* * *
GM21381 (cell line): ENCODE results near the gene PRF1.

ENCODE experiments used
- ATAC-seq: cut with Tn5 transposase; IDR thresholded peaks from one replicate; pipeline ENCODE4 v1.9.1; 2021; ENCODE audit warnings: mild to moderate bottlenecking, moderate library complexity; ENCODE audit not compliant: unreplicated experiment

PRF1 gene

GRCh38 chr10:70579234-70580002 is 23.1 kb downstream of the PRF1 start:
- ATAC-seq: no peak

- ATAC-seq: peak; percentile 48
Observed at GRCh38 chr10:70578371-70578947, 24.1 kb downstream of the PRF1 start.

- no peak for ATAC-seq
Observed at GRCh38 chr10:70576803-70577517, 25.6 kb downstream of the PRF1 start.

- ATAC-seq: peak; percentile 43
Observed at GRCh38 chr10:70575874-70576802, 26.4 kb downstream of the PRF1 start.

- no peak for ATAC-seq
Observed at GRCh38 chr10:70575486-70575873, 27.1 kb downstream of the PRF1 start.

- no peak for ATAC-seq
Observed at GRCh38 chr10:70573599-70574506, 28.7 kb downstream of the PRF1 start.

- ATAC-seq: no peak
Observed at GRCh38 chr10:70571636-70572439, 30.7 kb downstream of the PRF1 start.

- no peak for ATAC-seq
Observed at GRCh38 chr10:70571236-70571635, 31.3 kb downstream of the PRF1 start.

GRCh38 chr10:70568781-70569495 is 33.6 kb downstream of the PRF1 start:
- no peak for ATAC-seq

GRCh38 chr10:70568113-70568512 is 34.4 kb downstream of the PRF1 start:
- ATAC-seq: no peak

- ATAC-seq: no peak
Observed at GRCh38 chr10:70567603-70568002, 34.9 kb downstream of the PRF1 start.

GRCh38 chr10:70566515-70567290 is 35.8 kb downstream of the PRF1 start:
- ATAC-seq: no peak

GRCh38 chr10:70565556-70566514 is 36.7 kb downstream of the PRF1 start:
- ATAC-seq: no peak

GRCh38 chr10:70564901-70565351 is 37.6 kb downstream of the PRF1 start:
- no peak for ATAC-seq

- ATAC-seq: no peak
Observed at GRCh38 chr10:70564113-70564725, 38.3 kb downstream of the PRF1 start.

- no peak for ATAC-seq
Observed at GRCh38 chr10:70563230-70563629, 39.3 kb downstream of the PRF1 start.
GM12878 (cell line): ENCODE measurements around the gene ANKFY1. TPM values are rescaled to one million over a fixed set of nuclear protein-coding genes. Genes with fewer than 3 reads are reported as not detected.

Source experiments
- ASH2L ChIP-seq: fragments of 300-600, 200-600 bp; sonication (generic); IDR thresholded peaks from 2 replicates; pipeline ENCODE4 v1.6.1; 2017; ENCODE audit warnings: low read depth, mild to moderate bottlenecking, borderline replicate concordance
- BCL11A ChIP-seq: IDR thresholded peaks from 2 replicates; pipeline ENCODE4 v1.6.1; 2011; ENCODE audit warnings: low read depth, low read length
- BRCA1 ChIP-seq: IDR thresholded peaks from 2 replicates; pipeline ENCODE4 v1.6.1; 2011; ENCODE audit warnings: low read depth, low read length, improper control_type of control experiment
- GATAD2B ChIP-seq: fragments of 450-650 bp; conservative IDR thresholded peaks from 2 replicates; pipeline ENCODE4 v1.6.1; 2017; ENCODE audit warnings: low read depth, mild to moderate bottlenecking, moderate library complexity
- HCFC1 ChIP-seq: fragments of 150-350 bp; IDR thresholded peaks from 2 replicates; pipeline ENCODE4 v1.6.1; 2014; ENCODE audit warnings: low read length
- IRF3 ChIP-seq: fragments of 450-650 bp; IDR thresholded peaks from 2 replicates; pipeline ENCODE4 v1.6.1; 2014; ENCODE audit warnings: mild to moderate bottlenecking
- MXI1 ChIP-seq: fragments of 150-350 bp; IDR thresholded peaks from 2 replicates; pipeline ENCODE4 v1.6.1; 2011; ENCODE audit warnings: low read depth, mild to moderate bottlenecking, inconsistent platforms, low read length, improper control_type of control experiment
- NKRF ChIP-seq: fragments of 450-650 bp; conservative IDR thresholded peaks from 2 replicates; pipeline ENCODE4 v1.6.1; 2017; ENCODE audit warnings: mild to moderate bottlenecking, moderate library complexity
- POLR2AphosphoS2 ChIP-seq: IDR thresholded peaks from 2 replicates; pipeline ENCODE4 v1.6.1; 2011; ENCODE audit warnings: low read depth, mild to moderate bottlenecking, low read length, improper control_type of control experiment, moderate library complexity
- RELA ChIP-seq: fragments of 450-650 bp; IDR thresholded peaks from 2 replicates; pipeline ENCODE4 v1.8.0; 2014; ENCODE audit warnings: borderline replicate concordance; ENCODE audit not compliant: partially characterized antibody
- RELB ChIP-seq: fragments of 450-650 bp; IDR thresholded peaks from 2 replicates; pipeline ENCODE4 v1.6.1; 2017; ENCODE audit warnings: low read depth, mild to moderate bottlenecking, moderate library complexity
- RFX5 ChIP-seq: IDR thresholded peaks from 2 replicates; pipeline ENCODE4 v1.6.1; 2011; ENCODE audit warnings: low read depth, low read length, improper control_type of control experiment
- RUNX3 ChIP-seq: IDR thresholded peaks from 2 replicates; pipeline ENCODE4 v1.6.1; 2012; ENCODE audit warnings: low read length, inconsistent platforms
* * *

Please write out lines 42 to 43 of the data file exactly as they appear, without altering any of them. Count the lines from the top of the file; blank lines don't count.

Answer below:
- GATAD2B ChIP-seq: fragments of 450-650 bp; conservative IDR thresholded peaks from 2 replicates; pipeline ENCODE4 v1.6.1; 2017; ENCODE audit warnings: low read depth, mild to moderate bottlenecking, moderate library complexity
- HCFC1 ChIP-seq: fragments of 150-350 bp; IDR thresholded peaks from 2 replicates; pipeline ENCODE4 v1.6.1; 2014; ENCODE audit warnings: low read length